Rocketman’s four-minute standing ovation had barely ended at Thursday’s Cannes Film Festival premiere when audience members began tweeting about star Taron Egerton’s Oscar potential. As Vanity Fair critic Richard Lawson wrote in his review, the British actor dazzles as Elton John—playing the musician as he rises to unfathomable richness and success, and then copes by plunging into drug and sex addiction. Compared to last year’s smash hit Bohemian Rhapsody, which glossed over Freddie Mercury’s sexuality and drug use, Rocketman is a gratifyingly un-censored exploration of fame and the vices that numb the isolation that accompanies it. And given Hollywood’s current affection for classic-rock movies, not to mention Bohemian Rhapsody star Rami Malek’s Academy Award win (despite the film’s controversies), Egerton, to Thursday’s Rocketman audience at least, seems like the first serious contender of the 2020 awards season. But what does Egerton make of this early Oscar chatter?
“That’s a horrible question,” said Egerton, at Friday’s Rocketman press conference. When a reporter pointed out that Malek won the Oscar without singing, while Egerton provided actual song vocals for Rocketman, Egerton defended the Bohemian Rhapsody star.
“I’m lucky enough to know Rami personally and he’s the nicest, most brilliant man, and one of the most talented actors of our generation,” said Egerton. “I’m very proud that we are mentioned in the same breath and I’m going to ignore the part [of the question about the awards].” He explained, “There is no good answer. But [Bohemian Rhapsody] has been such a global phenomenon and success and rightly so. It’s a great, rip-roaring piece of entertainment.”
Joking about how Rocketman director Dexter Fletcher replaced Bohemian Rhapsody’s Bryan Singer while production for the Freddie Mercury biopic was still underway, Egerton deadpanned, “I can’t remember who finished that off. But our movie is a different animal. Our movie is a musical,” he explained. “It requires an actor who can sing in the lead role. For a biopic, that’s not necessary. I’m very grateful that people compare us. Hopefully, it shows that there’s an appetite for movies [like this]. However, that movie is a unicorn.”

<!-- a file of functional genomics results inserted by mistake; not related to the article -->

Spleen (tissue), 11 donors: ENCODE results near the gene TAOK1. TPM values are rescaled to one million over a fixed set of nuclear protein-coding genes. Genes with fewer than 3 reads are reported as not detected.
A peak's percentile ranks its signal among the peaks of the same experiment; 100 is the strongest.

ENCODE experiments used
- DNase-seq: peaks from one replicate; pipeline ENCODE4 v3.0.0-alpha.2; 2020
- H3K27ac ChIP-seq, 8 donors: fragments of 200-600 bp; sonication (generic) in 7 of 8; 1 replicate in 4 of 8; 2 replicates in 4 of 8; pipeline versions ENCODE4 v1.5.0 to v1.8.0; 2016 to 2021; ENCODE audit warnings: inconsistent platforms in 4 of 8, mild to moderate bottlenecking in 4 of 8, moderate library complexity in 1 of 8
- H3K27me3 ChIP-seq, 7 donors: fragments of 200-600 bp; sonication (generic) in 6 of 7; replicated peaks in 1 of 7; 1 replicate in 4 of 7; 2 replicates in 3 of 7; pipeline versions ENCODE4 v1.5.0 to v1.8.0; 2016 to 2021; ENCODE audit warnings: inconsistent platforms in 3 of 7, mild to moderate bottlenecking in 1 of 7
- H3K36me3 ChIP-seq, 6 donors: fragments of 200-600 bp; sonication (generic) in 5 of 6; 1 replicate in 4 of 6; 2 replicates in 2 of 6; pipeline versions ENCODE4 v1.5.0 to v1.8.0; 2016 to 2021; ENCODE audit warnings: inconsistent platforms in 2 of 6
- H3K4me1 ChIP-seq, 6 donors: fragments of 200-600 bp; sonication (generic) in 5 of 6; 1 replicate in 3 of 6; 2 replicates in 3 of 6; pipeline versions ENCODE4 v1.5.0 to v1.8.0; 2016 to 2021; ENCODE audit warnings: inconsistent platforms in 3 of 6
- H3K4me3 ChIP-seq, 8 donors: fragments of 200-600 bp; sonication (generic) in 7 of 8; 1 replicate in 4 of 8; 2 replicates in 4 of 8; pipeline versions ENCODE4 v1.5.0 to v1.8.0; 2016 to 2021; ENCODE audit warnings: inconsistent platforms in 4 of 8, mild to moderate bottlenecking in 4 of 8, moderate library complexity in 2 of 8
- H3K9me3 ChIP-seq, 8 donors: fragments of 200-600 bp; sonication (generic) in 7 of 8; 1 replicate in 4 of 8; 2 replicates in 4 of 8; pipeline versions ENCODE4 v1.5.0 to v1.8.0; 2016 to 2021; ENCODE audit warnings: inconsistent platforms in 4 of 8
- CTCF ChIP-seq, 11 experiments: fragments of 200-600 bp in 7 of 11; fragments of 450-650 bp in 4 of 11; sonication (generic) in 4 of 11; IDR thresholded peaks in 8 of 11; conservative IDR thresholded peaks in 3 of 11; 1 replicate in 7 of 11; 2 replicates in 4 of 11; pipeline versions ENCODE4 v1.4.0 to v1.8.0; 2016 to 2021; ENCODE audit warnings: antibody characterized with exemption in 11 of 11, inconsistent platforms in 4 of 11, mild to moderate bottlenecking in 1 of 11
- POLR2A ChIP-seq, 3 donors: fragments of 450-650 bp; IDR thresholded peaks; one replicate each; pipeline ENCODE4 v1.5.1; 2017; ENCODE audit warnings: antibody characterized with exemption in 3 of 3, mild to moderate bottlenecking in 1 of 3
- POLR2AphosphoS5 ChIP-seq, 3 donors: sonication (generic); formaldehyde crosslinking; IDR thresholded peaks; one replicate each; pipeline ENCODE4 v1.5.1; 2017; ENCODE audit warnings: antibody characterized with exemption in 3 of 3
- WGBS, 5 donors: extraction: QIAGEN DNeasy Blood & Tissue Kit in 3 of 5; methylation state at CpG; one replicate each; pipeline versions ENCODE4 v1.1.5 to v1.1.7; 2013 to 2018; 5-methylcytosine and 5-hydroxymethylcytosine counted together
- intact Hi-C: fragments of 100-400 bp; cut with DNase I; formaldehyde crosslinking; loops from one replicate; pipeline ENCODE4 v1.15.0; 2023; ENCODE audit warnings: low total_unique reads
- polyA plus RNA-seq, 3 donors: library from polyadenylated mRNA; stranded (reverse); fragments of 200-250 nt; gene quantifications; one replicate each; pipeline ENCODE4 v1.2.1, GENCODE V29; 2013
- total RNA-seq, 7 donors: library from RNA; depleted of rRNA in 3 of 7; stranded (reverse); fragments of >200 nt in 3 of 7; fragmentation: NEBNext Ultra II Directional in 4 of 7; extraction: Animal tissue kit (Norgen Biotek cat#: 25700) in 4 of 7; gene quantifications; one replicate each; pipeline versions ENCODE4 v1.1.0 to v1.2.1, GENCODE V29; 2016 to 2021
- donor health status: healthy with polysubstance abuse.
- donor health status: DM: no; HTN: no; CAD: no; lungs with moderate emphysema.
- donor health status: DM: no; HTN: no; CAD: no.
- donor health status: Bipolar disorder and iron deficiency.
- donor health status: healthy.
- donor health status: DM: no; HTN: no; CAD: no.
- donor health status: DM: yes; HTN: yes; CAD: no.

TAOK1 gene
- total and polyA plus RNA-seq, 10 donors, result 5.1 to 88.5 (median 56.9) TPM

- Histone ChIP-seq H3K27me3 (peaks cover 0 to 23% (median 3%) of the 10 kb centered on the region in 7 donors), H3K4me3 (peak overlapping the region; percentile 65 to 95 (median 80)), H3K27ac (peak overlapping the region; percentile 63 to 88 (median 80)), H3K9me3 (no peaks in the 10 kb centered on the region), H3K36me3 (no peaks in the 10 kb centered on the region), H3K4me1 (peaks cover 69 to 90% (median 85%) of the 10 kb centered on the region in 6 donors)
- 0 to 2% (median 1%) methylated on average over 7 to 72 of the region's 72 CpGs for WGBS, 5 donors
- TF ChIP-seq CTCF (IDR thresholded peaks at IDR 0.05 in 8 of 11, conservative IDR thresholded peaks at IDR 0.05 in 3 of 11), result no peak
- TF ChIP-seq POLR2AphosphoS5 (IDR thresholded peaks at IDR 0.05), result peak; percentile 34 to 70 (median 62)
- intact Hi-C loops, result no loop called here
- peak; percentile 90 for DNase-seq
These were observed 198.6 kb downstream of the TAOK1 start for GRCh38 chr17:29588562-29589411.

At that point, director Dexter Fletcher interrupted to move the conversation back to the movie they had just premiered.
“And Rocketman is really good,” the filmmaker reminded reporters.
Co-star Bryce Dallas Howard chimed in to note that Rocketman is more than just a musical biopic. With its whimsical costumes and fantasy sequences, it’s more of an experience—like Cannes jury president Alejandro G. Iñárritu was referring toearlier this week—viewed best on a theater screen.
In the age of streaming, the actress said, “It takes a giant spectacle to get people to go to the movies. People go to the movies for an experience, that is memorable and can be shared. Stories about musicians bring that spectacle and demand a united experience. It would be a shame to watch this movie alone.”
Added Fletcher, “From now on, we’re having Bryce answer all our questions.”
Onstage at Thursday evening’s Rocketman party, Elton John told partygoers that he was so thrilled with the musical about his life that he doesn’t care how it does at the box office.
“Even if the movie doesn’t make one penny at the box office—which will kill [Paramount C.E.O.] Jim Gianopulos—it is the movie I wanted to make.”
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